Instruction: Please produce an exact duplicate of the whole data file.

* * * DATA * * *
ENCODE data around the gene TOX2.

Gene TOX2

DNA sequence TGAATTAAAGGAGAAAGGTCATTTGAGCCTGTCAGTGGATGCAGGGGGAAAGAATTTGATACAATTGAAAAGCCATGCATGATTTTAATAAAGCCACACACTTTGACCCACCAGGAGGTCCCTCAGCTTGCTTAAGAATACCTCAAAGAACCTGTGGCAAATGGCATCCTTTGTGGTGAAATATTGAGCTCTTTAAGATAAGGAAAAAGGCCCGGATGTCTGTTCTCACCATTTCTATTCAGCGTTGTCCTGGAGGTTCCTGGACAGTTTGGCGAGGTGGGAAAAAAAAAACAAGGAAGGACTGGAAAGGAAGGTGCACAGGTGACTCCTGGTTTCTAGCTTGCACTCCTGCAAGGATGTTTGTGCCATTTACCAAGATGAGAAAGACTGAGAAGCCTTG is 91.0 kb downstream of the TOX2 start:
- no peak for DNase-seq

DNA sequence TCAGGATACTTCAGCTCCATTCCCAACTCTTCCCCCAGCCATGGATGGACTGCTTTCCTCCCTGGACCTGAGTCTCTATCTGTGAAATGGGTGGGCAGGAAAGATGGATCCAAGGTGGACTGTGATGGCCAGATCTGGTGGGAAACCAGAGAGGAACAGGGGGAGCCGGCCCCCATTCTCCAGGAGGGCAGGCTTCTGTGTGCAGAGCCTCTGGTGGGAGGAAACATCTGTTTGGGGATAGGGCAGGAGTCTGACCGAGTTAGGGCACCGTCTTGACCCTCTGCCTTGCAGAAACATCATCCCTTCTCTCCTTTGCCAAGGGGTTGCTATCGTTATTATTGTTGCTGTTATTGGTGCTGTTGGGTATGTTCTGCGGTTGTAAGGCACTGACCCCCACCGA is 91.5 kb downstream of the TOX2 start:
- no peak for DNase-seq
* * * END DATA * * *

ENCODE data around the gene TOX2.

Gene TOX2

DNA sequence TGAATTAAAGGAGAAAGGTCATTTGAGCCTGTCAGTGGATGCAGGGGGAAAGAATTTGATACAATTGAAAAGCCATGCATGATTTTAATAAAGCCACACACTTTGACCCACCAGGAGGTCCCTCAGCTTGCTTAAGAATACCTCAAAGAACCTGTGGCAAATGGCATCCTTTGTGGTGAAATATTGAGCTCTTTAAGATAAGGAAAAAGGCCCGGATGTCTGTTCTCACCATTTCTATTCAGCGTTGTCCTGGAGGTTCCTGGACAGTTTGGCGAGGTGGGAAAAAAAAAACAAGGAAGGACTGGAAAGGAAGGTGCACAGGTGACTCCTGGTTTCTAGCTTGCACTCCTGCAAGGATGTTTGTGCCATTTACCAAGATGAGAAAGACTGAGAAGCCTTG is 91.0 kb downstream of the TOX2 start:
- no peak for DNase-seq

DNA sequence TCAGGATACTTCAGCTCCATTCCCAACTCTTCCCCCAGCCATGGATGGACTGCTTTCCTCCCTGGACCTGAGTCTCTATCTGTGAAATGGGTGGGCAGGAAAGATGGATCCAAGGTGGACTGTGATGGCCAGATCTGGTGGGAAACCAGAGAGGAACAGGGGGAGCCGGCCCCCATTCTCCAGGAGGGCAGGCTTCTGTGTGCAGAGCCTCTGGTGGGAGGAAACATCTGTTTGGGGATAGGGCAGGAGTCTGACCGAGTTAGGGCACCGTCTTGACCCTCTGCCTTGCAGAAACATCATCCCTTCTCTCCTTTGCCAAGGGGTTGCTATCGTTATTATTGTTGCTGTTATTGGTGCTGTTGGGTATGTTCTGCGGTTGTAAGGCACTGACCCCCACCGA is 91.5 kb downstream of the TOX2 start:
- no peak for DNase-seq